Hi, I'm Doctor Jo, a licensed Physical Therapist and Doctor of Physical Therapy. I hope you enjoy my video demos of stretches & exercises for common injuries and syndromes. If you have a question, just ask! Be safe. Have fun. And I hope you feel better soon.

7 Best Frozen Shoulder Exercises & Stretches

Frozen shoulder, or adhesive capsulitis, is a condition that causes stiffness and pain in your shoulder joint from adhesion build up. These stretches & exercises should help relieve frozen should pain.

For a frozen shoulder, signs and symptoms typically begin gradually, worsen over time and then resolve, usually within one to three years. Stretches and exercises can help speed up the recovery time.

First, using a pulley to help get your motion passively, can be very helpful. Since you are able to completely relax for the stretch, you can often get more motion.

The next stretches are called pendulums. For a frozen shoulder, using a small weight in your hand helps open up the shoulder joint. You can also rock front to back and side to side. It’s a great way to relax all your shoulder muscles.

A scapular or shoulder squeeze will help open up your chest area, and also strengthen your upper back muscles. You can add a resistive band by doing rows. Make sure you add the squeeze at the end.

One of the toughest motions is internal rotation behind your back. Using a towel to stretch, will get you much more motion.

If you have a Swiss (or stability) ball, using it to roll out your arm will not only stretch out your shoulder, but it can also work the stability of your shoulder. You can also do these slides on a table or counter top.

The last stretch is a shoulder flexion stretch using the ground for assistance. Get on the ground and sit on your feet in a child’s pose position. If you can’t get on the ground or your knees hurt too much to bend them, you can slide your arm on a table or countertop. You will slide your arm forward with your thumb facing upward towards the ceiling and lean your body forward until you feel a stretch.

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10 Best Knee Arthritis Stretches

These knee arthritis stretches will help stretch out the muscles above and below the knee joint to help relieve knee pain from arthritis.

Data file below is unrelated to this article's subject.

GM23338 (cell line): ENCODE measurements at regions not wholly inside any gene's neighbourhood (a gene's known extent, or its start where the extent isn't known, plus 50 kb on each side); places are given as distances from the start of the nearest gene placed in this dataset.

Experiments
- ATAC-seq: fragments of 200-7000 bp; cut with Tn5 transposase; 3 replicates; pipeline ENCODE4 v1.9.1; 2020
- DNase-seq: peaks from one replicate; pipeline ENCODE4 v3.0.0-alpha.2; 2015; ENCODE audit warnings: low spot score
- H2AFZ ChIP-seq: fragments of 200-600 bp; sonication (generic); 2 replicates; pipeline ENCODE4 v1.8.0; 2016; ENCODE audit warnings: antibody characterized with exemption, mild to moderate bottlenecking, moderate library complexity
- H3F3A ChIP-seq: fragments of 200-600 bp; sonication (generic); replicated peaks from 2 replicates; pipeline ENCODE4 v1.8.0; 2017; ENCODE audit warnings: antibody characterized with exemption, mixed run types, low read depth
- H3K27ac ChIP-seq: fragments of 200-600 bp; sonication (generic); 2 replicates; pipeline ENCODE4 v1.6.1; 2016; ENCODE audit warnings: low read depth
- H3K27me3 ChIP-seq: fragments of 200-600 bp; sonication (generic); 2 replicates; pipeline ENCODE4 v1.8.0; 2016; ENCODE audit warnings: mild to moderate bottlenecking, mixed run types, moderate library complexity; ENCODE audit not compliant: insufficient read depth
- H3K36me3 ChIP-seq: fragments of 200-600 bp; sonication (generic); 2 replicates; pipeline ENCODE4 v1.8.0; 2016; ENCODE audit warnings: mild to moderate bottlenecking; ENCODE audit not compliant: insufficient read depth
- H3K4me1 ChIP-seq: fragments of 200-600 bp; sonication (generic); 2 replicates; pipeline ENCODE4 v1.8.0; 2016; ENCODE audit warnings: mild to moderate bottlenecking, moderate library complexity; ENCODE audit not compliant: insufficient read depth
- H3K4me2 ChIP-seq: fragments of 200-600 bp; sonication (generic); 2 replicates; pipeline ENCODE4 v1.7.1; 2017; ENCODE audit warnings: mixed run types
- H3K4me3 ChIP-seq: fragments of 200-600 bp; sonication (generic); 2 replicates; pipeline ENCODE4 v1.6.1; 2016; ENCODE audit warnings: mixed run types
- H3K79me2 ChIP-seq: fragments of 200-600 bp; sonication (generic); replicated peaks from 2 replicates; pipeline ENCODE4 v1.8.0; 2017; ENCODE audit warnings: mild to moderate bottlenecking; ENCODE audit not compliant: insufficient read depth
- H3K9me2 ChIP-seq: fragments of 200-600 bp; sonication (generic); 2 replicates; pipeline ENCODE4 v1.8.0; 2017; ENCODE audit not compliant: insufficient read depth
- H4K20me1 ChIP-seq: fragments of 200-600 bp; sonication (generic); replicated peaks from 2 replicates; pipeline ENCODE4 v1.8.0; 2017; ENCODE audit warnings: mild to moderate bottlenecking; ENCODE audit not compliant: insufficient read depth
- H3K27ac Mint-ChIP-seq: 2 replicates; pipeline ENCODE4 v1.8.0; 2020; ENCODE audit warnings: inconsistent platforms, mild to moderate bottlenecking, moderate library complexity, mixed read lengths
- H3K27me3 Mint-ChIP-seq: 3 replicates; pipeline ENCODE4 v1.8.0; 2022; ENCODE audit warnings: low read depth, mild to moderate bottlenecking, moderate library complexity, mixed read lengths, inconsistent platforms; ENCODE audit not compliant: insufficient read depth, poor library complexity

The first few knee arthritis stretches are for the calf, which crosses the knee joint, stretching the joint itself with a heel slide, and stretching the quad. Since the quad tendon is connected to the patella (kneecap), it is very important to stretch.

The next knee stretches are the hamstring and IT band stretch. Both these cross the knee joint, so when they are tight, they can put a lot of pressure on the joint causing pain.

Then there is the piriformis/gluteus stretch, groin stretch, and hip flexor stretch. Although most of these muscles don’t actually cross the knee joint, they have a lot to do with how it works, and they help keep the hip flexible as well. This all will help relieve the knee arthritis pain.

The last two stretches for knee arthritis are standing up. For the adductor muscles, some do cross the knee joint, but others will put pressure on the knee joint if they are tight. And finally, the anterior tibialis muscles have a lot to do with pulling our toes up when we walk. So if the knee is not working how it’s suppose to, these muscles can get overworked and very tight.

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7 Best Pelvic Stabilization Exercises (Advanced)

Pelvic stabilization exercises are a great way to help strengthen the hips, pelvis, and general core area. These should also help for things like SI joint dysfunction, leg length discrepancies, and other pelvic issues.

If you’ve already mastered the beginner pelvic stabilization exercises and moderate pelvic stabilization exercises, these are a great next step. Some of exercises are similar, but adding another component to make it a little harder.

The first three are going to be an advanced clamshell with a bigger range of motion, a side plank leg lift also with a bigger range, and a side plank with a hip drop. These are great for your gluteus medius muscles and core muscles, as well as your hip rotators.

The next few exercises use a Swiss ball or therapy/stability ball and a stability disc. The ball adds a balance component which makes the smaller muscles work much harder as well as your core and glutes.

Finally there is the single leg squat. This time, try to put your other foot out in front of you instead of behind you. This will help keep your pelvis and hips in alignment while doing the exercise.

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AC Shear Test

The AC Shear Test is used on the AC (acromioclaviular) joint. This is where the clavicle and the acromion come together. If the joint is sprained or separated, it can cause a lot of pain and dysfuntion in the shoulder.

The test can yield both false positives & false negatives, so use it in combination with other diagnostic tools.

To test it, place each palm of your hand around the joint. One over the clavicle, and the other over the spine of the scapula, and then squeeze together. Pain and instability indicate a positive test. However, pain can also be positive for other issues including shoulder bursitis, tendonitis, or a rotator cuff issue.

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